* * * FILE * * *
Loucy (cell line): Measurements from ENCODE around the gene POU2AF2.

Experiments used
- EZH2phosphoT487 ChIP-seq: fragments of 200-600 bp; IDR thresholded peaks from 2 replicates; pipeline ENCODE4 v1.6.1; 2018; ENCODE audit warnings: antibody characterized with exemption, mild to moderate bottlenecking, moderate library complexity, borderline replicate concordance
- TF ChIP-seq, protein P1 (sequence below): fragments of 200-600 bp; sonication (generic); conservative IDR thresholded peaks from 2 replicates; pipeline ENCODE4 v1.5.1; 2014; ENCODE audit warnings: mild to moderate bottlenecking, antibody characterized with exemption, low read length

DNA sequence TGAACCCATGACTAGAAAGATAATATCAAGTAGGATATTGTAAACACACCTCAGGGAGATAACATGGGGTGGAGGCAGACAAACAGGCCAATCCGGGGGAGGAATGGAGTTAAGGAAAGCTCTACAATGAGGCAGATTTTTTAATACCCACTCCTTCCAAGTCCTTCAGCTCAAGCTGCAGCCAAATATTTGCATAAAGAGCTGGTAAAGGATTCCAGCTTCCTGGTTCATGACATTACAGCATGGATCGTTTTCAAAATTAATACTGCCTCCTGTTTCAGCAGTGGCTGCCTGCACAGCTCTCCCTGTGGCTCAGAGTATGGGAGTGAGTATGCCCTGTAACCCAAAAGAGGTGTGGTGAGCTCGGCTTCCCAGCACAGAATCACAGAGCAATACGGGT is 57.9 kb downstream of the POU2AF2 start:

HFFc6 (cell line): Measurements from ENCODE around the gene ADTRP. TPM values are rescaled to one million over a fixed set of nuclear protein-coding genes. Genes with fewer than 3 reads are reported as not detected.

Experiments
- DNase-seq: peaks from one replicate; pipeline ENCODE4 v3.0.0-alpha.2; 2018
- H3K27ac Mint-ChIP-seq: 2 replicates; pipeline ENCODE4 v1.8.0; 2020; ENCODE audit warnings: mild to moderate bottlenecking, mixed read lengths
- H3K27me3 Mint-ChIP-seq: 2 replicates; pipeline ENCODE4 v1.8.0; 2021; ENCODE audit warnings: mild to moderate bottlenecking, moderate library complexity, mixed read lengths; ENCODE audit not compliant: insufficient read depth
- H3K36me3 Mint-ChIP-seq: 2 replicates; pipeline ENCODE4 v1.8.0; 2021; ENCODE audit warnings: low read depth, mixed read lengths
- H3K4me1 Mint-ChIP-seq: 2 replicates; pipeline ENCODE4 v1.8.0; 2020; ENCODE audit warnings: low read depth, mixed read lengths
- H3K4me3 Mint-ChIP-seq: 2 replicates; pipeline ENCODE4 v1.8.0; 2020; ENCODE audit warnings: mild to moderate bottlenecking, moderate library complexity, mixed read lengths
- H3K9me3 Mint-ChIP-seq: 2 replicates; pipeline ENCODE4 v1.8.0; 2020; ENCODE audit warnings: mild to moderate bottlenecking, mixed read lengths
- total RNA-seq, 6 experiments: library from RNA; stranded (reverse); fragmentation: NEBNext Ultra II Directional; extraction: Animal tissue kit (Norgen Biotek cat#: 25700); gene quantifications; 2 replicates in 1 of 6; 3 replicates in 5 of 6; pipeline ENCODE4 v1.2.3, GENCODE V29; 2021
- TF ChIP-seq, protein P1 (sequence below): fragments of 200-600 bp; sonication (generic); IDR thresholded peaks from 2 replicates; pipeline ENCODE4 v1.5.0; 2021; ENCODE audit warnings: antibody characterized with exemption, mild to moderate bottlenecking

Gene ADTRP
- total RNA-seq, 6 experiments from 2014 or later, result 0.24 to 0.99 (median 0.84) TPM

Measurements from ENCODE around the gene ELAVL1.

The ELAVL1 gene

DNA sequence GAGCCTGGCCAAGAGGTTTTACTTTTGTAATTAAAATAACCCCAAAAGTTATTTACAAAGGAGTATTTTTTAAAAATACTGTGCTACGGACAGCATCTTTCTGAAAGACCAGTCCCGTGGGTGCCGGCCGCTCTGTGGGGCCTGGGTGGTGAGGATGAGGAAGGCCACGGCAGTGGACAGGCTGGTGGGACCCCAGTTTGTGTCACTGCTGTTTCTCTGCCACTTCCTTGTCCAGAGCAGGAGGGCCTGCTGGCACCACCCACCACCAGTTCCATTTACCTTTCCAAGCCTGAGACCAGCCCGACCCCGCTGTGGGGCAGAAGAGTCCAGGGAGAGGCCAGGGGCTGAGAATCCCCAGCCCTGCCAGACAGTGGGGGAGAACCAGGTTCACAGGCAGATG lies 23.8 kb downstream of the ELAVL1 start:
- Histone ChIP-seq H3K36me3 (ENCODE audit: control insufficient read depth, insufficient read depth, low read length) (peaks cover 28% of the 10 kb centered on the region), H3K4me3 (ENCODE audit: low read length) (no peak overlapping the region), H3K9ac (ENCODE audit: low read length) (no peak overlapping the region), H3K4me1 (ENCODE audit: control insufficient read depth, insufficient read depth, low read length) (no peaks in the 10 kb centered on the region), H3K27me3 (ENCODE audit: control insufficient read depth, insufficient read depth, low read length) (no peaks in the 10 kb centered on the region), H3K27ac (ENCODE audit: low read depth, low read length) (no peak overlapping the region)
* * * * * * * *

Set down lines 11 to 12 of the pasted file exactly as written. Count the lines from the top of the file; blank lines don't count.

- H3K36me3 Mint-ChIP-seq: 2 replicates; pipeline ENCODE4 v1.8.0; 2021; ENCODE audit warnings: low read depth, mixed read lengths
- H3K4me1 Mint-ChIP-seq: 2 replicates; pipeline ENCODE4 v1.8.0; 2020; ENCODE audit warnings: low read depth, mixed read lengths